Washington Supreme Court Chief Justice Barbara Madsen gave her annual State of the Judiciary Address on January 23 before a joint session of the Legislature. Her comments are excerpted here.
As many of you know, this is the 100th anniversary of the Temple of Justice. The temple, which is home to the Supreme Court, was the first building on the capitol campus. If you look at the campus from Budd Inlet, you will see that the temple appears to blend into the capitol building-and together the temple and the capitol are covered by one capitol dome. In designing the capitol group in this way, the architects were attempting to reflect the reality that the three branches together make a single government.
As with the legislature and the governor, the judiciary has its role to play. I want to assure all of you that the courts are committed to working with you on matters of common interest and concern within the limits of our branch's authority.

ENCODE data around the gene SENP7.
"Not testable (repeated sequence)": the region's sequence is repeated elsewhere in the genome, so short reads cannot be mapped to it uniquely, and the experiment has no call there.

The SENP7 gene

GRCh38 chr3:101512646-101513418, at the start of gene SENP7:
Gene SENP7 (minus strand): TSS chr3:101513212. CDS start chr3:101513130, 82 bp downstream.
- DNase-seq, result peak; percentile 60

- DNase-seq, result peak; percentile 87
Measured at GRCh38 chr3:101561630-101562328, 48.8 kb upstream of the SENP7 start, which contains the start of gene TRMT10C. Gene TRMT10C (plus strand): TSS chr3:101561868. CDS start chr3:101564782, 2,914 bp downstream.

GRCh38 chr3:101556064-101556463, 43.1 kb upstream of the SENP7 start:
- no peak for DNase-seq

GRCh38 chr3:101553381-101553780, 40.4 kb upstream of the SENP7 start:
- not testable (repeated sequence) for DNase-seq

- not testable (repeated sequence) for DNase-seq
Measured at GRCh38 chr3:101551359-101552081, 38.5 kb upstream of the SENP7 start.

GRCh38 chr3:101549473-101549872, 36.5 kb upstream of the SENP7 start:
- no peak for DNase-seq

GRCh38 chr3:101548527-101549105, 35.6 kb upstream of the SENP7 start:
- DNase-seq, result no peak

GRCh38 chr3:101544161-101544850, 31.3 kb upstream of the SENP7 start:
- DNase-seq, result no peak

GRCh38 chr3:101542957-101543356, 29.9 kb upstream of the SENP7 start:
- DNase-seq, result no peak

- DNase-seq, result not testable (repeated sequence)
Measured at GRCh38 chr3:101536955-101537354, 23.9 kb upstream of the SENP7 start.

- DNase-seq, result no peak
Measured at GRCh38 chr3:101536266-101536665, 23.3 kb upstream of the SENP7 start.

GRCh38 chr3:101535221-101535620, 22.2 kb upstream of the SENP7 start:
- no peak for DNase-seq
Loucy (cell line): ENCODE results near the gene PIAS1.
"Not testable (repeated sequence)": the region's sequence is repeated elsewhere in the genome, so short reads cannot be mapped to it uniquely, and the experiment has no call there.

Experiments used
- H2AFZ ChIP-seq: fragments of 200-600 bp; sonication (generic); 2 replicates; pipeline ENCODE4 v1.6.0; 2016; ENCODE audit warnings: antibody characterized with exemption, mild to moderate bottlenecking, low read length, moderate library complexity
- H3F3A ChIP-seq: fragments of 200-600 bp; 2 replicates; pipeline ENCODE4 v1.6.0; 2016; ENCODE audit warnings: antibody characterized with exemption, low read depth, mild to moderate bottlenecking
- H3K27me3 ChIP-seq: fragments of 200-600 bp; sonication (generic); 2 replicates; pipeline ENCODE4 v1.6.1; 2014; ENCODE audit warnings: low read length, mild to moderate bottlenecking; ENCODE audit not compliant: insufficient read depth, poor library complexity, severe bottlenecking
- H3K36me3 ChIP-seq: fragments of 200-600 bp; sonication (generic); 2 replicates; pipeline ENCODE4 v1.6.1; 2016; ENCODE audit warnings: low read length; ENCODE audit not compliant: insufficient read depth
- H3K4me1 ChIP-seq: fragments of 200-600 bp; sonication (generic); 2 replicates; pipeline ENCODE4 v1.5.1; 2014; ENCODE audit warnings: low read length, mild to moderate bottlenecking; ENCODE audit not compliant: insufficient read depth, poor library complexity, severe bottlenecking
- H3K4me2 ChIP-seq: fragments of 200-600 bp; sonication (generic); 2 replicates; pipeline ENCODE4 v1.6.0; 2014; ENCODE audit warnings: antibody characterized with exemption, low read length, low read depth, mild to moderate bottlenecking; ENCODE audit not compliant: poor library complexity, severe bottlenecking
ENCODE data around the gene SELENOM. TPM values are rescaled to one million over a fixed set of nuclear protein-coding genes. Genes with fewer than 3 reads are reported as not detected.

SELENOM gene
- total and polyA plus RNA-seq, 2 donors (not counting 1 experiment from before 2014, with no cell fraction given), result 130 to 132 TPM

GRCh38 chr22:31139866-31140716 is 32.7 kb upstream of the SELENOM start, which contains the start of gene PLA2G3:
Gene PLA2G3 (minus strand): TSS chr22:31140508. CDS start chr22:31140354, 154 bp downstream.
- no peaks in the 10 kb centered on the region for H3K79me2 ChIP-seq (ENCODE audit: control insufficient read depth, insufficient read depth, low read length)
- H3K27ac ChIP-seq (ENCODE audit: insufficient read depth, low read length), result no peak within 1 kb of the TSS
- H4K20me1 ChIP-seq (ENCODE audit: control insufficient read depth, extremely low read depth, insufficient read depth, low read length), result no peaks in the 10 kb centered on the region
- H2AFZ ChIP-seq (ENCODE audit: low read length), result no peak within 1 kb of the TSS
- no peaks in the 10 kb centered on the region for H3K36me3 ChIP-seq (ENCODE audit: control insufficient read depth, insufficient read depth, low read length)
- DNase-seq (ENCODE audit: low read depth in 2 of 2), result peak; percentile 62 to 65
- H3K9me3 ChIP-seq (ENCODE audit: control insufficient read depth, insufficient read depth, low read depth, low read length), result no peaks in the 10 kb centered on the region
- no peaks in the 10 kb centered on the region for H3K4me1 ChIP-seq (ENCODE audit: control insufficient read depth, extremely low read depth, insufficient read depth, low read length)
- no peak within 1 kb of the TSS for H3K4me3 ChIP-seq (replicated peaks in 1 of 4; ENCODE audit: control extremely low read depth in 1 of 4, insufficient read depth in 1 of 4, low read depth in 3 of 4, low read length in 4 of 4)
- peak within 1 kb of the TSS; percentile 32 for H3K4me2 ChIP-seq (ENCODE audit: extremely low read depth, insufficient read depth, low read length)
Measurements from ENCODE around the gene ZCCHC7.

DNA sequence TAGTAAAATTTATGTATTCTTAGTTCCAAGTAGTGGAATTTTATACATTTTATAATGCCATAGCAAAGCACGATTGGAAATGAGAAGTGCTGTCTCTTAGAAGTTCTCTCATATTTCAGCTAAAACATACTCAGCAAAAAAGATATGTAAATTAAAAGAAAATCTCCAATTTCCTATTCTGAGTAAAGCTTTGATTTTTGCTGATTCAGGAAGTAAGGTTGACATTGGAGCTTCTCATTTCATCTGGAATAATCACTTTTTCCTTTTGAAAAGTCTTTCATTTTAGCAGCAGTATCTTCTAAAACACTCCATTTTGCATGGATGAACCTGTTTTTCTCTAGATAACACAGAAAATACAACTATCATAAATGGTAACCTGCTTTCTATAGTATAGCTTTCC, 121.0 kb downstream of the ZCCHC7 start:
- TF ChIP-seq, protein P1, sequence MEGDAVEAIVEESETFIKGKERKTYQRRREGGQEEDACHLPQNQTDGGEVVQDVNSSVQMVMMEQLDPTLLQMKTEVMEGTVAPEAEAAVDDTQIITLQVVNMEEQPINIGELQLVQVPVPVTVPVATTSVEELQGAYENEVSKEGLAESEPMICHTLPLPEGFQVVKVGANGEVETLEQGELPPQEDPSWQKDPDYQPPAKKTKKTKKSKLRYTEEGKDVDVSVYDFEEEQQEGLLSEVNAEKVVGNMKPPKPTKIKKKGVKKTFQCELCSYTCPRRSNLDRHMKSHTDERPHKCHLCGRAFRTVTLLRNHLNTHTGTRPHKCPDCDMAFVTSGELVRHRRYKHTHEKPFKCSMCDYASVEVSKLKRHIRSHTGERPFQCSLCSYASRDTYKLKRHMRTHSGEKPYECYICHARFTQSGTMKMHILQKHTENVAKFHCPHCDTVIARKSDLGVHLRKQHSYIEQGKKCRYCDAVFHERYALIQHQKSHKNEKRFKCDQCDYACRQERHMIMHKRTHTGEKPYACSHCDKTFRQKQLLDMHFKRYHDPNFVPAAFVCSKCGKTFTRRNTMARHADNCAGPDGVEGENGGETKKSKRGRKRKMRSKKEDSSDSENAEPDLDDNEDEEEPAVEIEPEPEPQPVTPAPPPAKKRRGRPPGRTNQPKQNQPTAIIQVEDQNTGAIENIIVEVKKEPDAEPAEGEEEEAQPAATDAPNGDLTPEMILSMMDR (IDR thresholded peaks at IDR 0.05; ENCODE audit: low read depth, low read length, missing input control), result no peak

Unlike the legislature and the governor, our courts generally operate under the radar screen. More than two million individual civil and criminal cases are filed every year in our trial courts. Thousands are decided in our appellate courts each year. We have one constitutional duty. That is to fairly, effectively, and timely adjudicate the civil and criminal disputes that come before us.
We know that the law is complex. Cases are complex. And disagreements are predictable. Cases like McCleary, that address school funding, and the pending case of League of Education Voters, which involves a challenge to restrictions on the power of the legislature to tax, will always provoke controversy. That comes with the constitutional responsibility placed on courts. But, it's how we work together to meet the very complex and difficult challenges that will determine the future for the public that we all serve.
I recently learned that the Chinese symbol for crises is a combination of two concepts - opportunity and danger. The opportunity is to redefine how we deliver services to the public. The danger is in failing to adapt.
The extensive budget cuts of the past four years have required the courts to become creative and to be innovators - and we're committed to continue looking for new, efficient processes to help us fulfill our responsibility to deliver justice.
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